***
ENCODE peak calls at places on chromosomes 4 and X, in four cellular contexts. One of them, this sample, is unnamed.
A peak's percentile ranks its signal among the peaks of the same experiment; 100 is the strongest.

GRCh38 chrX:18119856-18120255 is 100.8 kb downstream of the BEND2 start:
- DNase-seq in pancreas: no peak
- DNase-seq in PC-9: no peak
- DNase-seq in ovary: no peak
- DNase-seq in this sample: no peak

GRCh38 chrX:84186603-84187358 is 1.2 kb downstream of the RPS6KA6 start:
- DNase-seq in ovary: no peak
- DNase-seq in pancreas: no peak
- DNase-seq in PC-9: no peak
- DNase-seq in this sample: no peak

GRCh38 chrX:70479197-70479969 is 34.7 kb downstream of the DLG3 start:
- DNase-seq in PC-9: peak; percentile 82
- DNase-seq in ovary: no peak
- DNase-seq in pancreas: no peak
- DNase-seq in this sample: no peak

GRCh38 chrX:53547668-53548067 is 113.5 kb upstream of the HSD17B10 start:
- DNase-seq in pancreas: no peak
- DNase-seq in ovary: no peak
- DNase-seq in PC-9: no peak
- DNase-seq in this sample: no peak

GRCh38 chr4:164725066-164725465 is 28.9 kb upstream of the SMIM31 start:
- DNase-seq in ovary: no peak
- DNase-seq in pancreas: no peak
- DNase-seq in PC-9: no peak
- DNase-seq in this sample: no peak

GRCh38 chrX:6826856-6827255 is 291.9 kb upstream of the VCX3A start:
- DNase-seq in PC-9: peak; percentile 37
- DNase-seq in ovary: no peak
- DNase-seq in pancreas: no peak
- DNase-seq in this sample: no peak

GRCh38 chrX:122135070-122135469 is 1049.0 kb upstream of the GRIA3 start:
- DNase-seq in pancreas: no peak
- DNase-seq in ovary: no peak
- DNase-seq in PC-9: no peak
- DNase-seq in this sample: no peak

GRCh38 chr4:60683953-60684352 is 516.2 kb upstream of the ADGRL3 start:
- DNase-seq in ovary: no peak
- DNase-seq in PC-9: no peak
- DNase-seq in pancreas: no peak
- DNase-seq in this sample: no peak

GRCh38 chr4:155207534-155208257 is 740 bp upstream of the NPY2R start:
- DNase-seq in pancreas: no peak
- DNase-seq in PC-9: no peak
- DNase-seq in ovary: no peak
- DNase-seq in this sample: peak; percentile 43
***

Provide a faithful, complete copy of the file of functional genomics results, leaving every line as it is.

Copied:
ENCODE peak calls at places on chromosomes 4 and X, in four cellular contexts. One of them, this sample, is unnamed.
A peak's percentile ranks its signal among the peaks of the same experiment; 100 is the strongest.

GRCh38 chrX:18119856-18120255 is 100.8 kb downstream of the BEND2 start:
- DNase-seq in pancreas: no peak
- DNase-seq in PC-9: no peak
- DNase-seq in ovary: no peak
- DNase-seq in this sample: no peak

GRCh38 chrX:84186603-84187358 is 1.2 kb downstream of the RPS6KA6 start:
- DNase-seq in ovary: no peak
- DNase-seq in pancreas: no peak
- DNase-seq in PC-9: no peak
- DNase-seq in this sample: no peak

GRCh38 chrX:70479197-70479969 is 34.7 kb downstream of the DLG3 start:
- DNase-seq in PC-9: peak; percentile 82
- DNase-seq in ovary: no peak
- DNase-seq in pancreas: no peak
- DNase-seq in this sample: no peak

GRCh38 chrX:53547668-53548067 is 113.5 kb upstream of the HSD17B10 start:
- DNase-seq in pancreas: no peak
- DNase-seq in ovary: no peak
- DNase-seq in PC-9: no peak
- DNase-seq in this sample: no peak

GRCh38 chr4:164725066-164725465 is 28.9 kb upstream of the SMIM31 start:
- DNase-seq in ovary: no peak
- DNase-seq in pancreas: no peak
- DNase-seq in PC-9: no peak
- DNase-seq in this sample: no peak

GRCh38 chrX:6826856-6827255 is 291.9 kb upstream of the VCX3A start:
- DNase-seq in PC-9: peak; percentile 37
- DNase-seq in ovary: no peak
- DNase-seq in pancreas: no peak
- DNase-seq in this sample: no peak

GRCh38 chrX:122135070-122135469 is 1049.0 kb upstream of the GRIA3 start:
- DNase-seq in pancreas: no peak
- DNase-seq in ovary: no peak
- DNase-seq in PC-9: no peak
- DNase-seq in this sample: no peak

GRCh38 chr4:60683953-60684352 is 516.2 kb upstream of the ADGRL3 start:
- DNase-seq in ovary: no peak
- DNase-seq in PC-9: no peak
- DNase-seq in pancreas: no peak
- DNase-seq in this sample: no peak

GRCh38 chr4:155207534-155208257 is 740 bp upstream of the NPY2R start:
- DNase-seq in pancreas: no peak
- DNase-seq in PC-9: no peak
- DNase-seq in ovary: no peak
- DNase-seq in this sample: peak; percentile 43